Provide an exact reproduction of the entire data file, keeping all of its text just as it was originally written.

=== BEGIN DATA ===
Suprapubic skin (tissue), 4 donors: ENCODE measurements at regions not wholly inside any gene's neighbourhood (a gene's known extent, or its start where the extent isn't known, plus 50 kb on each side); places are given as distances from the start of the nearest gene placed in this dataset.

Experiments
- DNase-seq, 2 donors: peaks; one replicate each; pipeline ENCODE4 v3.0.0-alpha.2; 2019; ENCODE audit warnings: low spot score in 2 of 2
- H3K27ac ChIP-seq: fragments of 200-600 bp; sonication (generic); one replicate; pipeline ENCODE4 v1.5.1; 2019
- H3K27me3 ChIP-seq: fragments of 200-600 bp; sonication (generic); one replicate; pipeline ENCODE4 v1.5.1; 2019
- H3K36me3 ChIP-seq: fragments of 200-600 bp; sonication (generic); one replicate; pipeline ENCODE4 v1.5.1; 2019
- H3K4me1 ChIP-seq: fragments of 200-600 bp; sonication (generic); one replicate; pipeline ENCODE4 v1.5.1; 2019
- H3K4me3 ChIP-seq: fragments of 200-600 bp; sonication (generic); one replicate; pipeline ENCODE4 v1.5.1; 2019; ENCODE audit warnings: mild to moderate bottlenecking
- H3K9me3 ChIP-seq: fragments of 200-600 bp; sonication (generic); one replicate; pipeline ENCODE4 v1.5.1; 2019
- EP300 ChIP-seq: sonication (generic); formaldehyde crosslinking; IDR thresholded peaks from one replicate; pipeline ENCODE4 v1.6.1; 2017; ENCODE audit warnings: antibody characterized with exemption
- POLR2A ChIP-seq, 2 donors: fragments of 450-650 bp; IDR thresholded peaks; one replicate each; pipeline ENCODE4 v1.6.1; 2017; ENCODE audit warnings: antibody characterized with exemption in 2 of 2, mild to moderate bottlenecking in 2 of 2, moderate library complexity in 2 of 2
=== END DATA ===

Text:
Suprapubic skin (tissue), 4 donors: ENCODE measurements at regions not wholly inside any gene's neighbourhood (a gene's known extent, or its start where the extent isn't known, plus 50 kb on each side); places are given as distances from the start of the nearest gene placed in this dataset.

Experiments
- DNase-seq, 2 donors: peaks; one replicate each; pipeline ENCODE4 v3.0.0-alpha.2; 2019; ENCODE audit warnings: low spot score in 2 of 2
- H3K27ac ChIP-seq: fragments of 200-600 bp; sonication (generic); one replicate; pipeline ENCODE4 v1.5.1; 2019
- H3K27me3 ChIP-seq: fragments of 200-600 bp; sonication (generic); one replicate; pipeline ENCODE4 v1.5.1; 2019
- H3K36me3 ChIP-seq: fragments of 200-600 bp; sonication (generic); one replicate; pipeline ENCODE4 v1.5.1; 2019
- H3K4me1 ChIP-seq: fragments of 200-600 bp; sonication (generic); one replicate; pipeline ENCODE4 v1.5.1; 2019
- H3K4me3 ChIP-seq: fragments of 200-600 bp; sonication (generic); one replicate; pipeline ENCODE4 v1.5.1; 2019; ENCODE audit warnings: mild to moderate bottlenecking
- H3K9me3 ChIP-seq: fragments of 200-600 bp; sonication (generic); one replicate; pipeline ENCODE4 v1.5.1; 2019
- EP300 ChIP-seq: sonication (generic); formaldehyde crosslinking; IDR thresholded peaks from one replicate; pipeline ENCODE4 v1.6.1; 2017; ENCODE audit warnings: antibody characterized with exemption
- POLR2A ChIP-seq, 2 donors: fragments of 450-650 bp; IDR thresholded peaks; one replicate each; pipeline ENCODE4 v1.6.1; 2017; ENCODE audit warnings: antibody characterized with exemption in 2 of 2, mild to moderate bottlenecking in 2 of 2, moderate library complexity in 2 of 2